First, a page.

Nike also faces issues with its image. Nowadays, shoppers are increasingly brand-conscious, especially younger cohorts. “Customers care about how the product relates to them. For a personal perspective, the brand is an extension of identity,” says MacFarlane. “When you’re putting out a new and innovative product that appeals to a particular type of consumer, whether it’s for running or the idea of running, eventually, that has a serious impact.”

Notably, Nike has yet to catch on to the “dad shoe” trend, which is popular with influencers and social media users. The idea is at odds with Nike’s longstanding portrayal. “The brand identity, and really the brand DNA, of Nike does not really lend itself well to ironic ugliness. Nike is named after the goddess of victory after all. It’s about performance. It's about being inherently better. But earnest coolness is not necessarily cool. That's just not what's in vogue,” MacFarlane adds.

Resonating with an evolving customer base and facing new competition creates further difficulties for Nike. “In the grand scheme of things, that means, if they’re not able to resonate with the incremental new customer, there are other options that are very readily available,” he said. For example, take On’s “Cyclon,” a subscription-based footwear product model meant to be recycled regularly. The line represents an attempt towards sustainability, something of interest to younger consumers.

As an industry incumbent and household name, it may be harder for Nike to shift its perception.

“A challenging element for a large brand that has either an ill-defined identity or one that has lost some prestige, either due to poor reception or a lack of social consciousness – whether that’s true or not – is that these perceptions are hard to shift, and can have a significant impact over time,” MacFarlane said.

Nike’s branding has relied on its long-standing partnerships, such as its affiliation with the U.S. Olympic team. With the Summer Games approaching, Nike will be looking to capitalize on Paris 2024 excitement to generate sales. But will this be enough? “Is the average consumer today going to buy a new Nike shoe just because someone wore them at the Olympics?” says MacFarlane. “I don’t really see the connection. For newer brands unfamiliar to the average consumer? Maybe.”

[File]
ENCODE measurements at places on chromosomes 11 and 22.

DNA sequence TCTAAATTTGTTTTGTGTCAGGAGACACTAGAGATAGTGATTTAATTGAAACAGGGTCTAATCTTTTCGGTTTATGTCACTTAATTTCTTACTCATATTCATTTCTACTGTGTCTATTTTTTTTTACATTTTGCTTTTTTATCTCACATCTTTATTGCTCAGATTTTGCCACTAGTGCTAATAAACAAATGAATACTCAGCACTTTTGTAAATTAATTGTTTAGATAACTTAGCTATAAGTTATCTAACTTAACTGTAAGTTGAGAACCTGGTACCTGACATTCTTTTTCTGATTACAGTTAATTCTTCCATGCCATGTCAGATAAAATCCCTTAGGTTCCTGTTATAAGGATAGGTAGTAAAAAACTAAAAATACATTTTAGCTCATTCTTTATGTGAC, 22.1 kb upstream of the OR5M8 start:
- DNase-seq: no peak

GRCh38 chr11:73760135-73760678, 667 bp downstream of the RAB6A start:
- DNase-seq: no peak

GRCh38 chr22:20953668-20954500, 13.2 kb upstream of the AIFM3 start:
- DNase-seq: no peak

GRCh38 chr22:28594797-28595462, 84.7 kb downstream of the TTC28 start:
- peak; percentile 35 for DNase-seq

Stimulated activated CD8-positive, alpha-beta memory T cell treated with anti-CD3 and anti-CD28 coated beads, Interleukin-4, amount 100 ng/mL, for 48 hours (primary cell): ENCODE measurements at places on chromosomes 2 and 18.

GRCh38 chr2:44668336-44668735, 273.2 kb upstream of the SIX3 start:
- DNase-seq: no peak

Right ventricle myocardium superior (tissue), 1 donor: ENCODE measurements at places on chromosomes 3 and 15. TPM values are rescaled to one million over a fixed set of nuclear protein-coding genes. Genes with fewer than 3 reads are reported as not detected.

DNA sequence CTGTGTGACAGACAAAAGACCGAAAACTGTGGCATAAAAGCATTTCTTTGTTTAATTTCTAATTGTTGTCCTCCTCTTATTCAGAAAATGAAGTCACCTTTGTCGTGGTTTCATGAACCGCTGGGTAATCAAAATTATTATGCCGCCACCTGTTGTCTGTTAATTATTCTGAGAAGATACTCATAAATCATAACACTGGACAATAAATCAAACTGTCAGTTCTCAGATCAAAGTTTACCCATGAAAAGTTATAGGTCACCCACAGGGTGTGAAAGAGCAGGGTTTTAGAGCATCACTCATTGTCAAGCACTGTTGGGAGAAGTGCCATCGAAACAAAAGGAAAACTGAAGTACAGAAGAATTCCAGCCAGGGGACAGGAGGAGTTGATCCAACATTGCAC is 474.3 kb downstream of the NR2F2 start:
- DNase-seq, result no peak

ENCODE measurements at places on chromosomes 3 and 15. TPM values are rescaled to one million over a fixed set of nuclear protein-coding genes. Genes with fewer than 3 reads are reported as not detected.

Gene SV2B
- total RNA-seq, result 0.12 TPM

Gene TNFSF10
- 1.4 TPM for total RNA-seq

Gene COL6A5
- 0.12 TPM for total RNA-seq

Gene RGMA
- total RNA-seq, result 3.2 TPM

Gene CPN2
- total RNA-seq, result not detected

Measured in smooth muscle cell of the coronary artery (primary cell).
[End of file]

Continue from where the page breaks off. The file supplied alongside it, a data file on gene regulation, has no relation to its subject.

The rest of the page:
Controversies, such as the criticism around the ill-fitting Nike Team USA Women’s Track uniforms, are not helping. “When you’re a large brand, the higher the likelihood there is that if something goes wrong, people will notice,” he adds.

The M Science Difference

How does M Science track key changes in Nike’s performance?

Our firm provides product-level visibility into over 200 footwear lines. This means our research can pinpoint successful and underperforming launches and campaigns. In the case of Nike, our data indicated the AirMax Dn’s moderation due to lack of consumer interest shortly after its launch. “Even though Nike had growth last year, we saw that it was really just driven by a couple major product lines,” MacFarlane reveals.  

With Nike competitor adidas, M Science data followed the impact of intermittent releases, especially as the company has severed ties with artist Kanye West. For instance, the brand’s Samba style has been on trend for the past year. “We were able to catch the inflection for Samba, Gazelle, and the rest of those very popular Terrace lines,” MacFarlane says. “We could see the cadence in purchases not only in the direct-to-consumer channel, but also the sell-through among wholesale partners.” 

Monthly Terrace Product Line DTC Spending, U.S. Digital Purchase Data

Source: M Science

Our research also leverages European digital purchase data to monitor footwear brands. As mid-tier and challenger companies make in-roads in the European market, our insights help offer clarity on their online segment. We view activity in the U.K., France, Germany, Spain, and Italy, informing our outlook on tracked brands internationally relative to the U.S.  

M Science provides analyst-curated research into adidas (ADS.GR), Crocs (CROX), Deckers (DECK), Nike (NKE), On (ONON), Skechers (SKX), and Under Armour (UAA).   

Within our research, we highlight metrics such as market share, product and demographic segments, price and frequency activity, and customer retention. We also observe changes in spending trends in both the DTC and wholesale channels. Our dashboard solution features 40+ brands in the U.S. and around 20+ in Europe, with explicit visibility brand sell-through among 30+ retail partners. 

If you would like to speak to Research Analyst Drake MacFarlane about Nike or the broader footwear industry…